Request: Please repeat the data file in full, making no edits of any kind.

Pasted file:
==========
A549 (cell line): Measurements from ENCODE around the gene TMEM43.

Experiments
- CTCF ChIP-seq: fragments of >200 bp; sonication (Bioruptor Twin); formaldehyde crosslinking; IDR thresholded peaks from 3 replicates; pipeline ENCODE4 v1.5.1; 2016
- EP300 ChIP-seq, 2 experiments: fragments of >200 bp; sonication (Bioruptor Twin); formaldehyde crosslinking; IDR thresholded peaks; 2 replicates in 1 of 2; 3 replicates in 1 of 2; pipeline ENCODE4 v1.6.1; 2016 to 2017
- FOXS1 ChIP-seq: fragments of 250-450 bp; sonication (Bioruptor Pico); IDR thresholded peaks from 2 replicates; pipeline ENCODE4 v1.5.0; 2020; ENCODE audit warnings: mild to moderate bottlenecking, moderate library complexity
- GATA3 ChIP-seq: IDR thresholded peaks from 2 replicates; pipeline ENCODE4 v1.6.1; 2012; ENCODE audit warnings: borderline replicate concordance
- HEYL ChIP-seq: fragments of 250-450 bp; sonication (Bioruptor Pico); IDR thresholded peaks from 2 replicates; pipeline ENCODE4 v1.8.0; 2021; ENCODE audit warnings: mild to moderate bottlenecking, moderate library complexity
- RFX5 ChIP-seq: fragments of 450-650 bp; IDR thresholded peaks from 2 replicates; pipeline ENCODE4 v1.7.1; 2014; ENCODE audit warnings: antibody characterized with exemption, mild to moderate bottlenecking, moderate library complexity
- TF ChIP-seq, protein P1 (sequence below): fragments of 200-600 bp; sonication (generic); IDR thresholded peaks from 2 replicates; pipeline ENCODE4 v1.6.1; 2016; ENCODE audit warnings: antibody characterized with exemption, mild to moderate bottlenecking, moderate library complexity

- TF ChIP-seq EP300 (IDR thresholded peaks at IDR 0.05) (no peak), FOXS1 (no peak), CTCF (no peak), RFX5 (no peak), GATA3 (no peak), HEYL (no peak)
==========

A549 (cell line): Measurements from ENCODE around the gene TMEM43.

Experiments
- CTCF ChIP-seq: fragments of >200 bp; sonication (Bioruptor Twin); formaldehyde crosslinking; IDR thresholded peaks from 3 replicates; pipeline ENCODE4 v1.5.1; 2016
- EP300 ChIP-seq, 2 experiments: fragments of >200 bp; sonication (Bioruptor Twin); formaldehyde crosslinking; IDR thresholded peaks; 2 replicates in 1 of 2; 3 replicates in 1 of 2; pipeline ENCODE4 v1.6.1; 2016 to 2017
- FOXS1 ChIP-seq: fragments of 250-450 bp; sonication (Bioruptor Pico); IDR thresholded peaks from 2 replicates; pipeline ENCODE4 v1.5.0; 2020; ENCODE audit warnings: mild to moderate bottlenecking, moderate library complexity
- GATA3 ChIP-seq: IDR thresholded peaks from 2 replicates; pipeline ENCODE4 v1.6.1; 2012; ENCODE audit warnings: borderline replicate concordance
- HEYL ChIP-seq: fragments of 250-450 bp; sonication (Bioruptor Pico); IDR thresholded peaks from 2 replicates; pipeline ENCODE4 v1.8.0; 2021; ENCODE audit warnings: mild to moderate bottlenecking, moderate library complexity
- RFX5 ChIP-seq: fragments of 450-650 bp; IDR thresholded peaks from 2 replicates; pipeline ENCODE4 v1.7.1; 2014; ENCODE audit warnings: antibody characterized with exemption, mild to moderate bottlenecking, moderate library complexity
- TF ChIP-seq, protein P1 (sequence below): fragments of 200-600 bp; sonication (generic); IDR thresholded peaks from 2 replicates; pipeline ENCODE4 v1.6.1; 2016; ENCODE audit warnings: antibody characterized with exemption, mild to moderate bottlenecking, moderate library complexity

- TF ChIP-seq EP300 (IDR thresholded peaks at IDR 0.05) (no peak), FOXS1 (no peak), CTCF (no peak), RFX5 (no peak), GATA3 (no peak), HEYL (no peak)